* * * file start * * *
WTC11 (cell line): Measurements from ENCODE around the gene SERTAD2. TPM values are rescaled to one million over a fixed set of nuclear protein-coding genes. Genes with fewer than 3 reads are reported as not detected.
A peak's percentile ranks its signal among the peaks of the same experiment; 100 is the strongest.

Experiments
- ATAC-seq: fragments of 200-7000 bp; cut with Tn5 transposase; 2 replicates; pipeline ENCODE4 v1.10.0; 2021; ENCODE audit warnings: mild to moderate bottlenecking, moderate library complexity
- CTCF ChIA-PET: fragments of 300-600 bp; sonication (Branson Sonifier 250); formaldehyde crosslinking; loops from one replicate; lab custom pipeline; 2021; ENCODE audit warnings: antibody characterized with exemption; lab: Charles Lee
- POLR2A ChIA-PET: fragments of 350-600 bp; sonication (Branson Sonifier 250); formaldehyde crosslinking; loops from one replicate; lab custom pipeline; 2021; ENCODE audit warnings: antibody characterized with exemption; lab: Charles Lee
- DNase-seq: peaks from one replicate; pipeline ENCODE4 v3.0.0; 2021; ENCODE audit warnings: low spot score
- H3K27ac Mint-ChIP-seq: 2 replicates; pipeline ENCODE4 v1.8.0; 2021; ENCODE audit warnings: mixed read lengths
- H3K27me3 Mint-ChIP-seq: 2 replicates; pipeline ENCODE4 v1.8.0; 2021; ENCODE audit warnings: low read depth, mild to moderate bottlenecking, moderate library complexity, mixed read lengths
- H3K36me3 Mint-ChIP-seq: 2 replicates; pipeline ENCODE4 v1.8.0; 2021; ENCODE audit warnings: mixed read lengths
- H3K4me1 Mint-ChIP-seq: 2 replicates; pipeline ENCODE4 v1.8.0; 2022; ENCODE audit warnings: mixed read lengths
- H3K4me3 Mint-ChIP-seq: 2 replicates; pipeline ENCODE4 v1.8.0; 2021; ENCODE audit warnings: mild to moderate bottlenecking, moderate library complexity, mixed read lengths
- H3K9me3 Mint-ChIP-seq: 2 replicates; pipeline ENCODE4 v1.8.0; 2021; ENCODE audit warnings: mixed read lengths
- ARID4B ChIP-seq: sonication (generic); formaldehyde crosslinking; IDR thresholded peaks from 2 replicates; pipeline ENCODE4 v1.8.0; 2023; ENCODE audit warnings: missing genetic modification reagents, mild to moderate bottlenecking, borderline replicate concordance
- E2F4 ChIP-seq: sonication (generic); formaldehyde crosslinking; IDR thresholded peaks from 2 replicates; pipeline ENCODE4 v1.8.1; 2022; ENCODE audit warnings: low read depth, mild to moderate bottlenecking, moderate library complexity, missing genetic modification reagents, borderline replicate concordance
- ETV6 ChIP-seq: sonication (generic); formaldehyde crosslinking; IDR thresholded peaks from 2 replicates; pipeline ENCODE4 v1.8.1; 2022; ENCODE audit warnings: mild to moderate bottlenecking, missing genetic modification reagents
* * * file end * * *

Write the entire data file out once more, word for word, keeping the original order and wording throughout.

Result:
WTC11 (cell line): Measurements from ENCODE around the gene SERTAD2. TPM values are rescaled to one million over a fixed set of nuclear protein-coding genes. Genes with fewer than 3 reads are reported as not detected.
A peak's percentile ranks its signal among the peaks of the same experiment; 100 is the strongest.

Experiments
- ATAC-seq: fragments of 200-7000 bp; cut with Tn5 transposase; 2 replicates; pipeline ENCODE4 v1.10.0; 2021; ENCODE audit warnings: mild to moderate bottlenecking, moderate library complexity
- CTCF ChIA-PET: fragments of 300-600 bp; sonication (Branson Sonifier 250); formaldehyde crosslinking; loops from one replicate; lab custom pipeline; 2021; ENCODE audit warnings: antibody characterized with exemption; lab: Charles Lee
- POLR2A ChIA-PET: fragments of 350-600 bp; sonication (Branson Sonifier 250); formaldehyde crosslinking; loops from one replicate; lab custom pipeline; 2021; ENCODE audit warnings: antibody characterized with exemption; lab: Charles Lee
- DNase-seq: peaks from one replicate; pipeline ENCODE4 v3.0.0; 2021; ENCODE audit warnings: low spot score
- H3K27ac Mint-ChIP-seq: 2 replicates; pipeline ENCODE4 v1.8.0; 2021; ENCODE audit warnings: mixed read lengths
- H3K27me3 Mint-ChIP-seq: 2 replicates; pipeline ENCODE4 v1.8.0; 2021; ENCODE audit warnings: low read depth, mild to moderate bottlenecking, moderate library complexity, mixed read lengths
- H3K36me3 Mint-ChIP-seq: 2 replicates; pipeline ENCODE4 v1.8.0; 2021; ENCODE audit warnings: mixed read lengths
- H3K4me1 Mint-ChIP-seq: 2 replicates; pipeline ENCODE4 v1.8.0; 2022; ENCODE audit warnings: mixed read lengths
- H3K4me3 Mint-ChIP-seq: 2 replicates; pipeline ENCODE4 v1.8.0; 2021; ENCODE audit warnings: mild to moderate bottlenecking, moderate library complexity, mixed read lengths
- H3K9me3 Mint-ChIP-seq: 2 replicates; pipeline ENCODE4 v1.8.0; 2021; ENCODE audit warnings: mixed read lengths
- ARID4B ChIP-seq: sonication (generic); formaldehyde crosslinking; IDR thresholded peaks from 2 replicates; pipeline ENCODE4 v1.8.0; 2023; ENCODE audit warnings: missing genetic modification reagents, mild to moderate bottlenecking, borderline replicate concordance
- E2F4 ChIP-seq: sonication (generic); formaldehyde crosslinking; IDR thresholded peaks from 2 replicates; pipeline ENCODE4 v1.8.1; 2022; ENCODE audit warnings: low read depth, mild to moderate bottlenecking, moderate library complexity, missing genetic modification reagents, borderline replicate concordance
- ETV6 ChIP-seq: sonication (generic); formaldehyde crosslinking; IDR thresholded peaks from 2 replicates; pipeline ENCODE4 v1.8.1; 2022; ENCODE audit warnings: mild to moderate bottlenecking, missing genetic modification reagents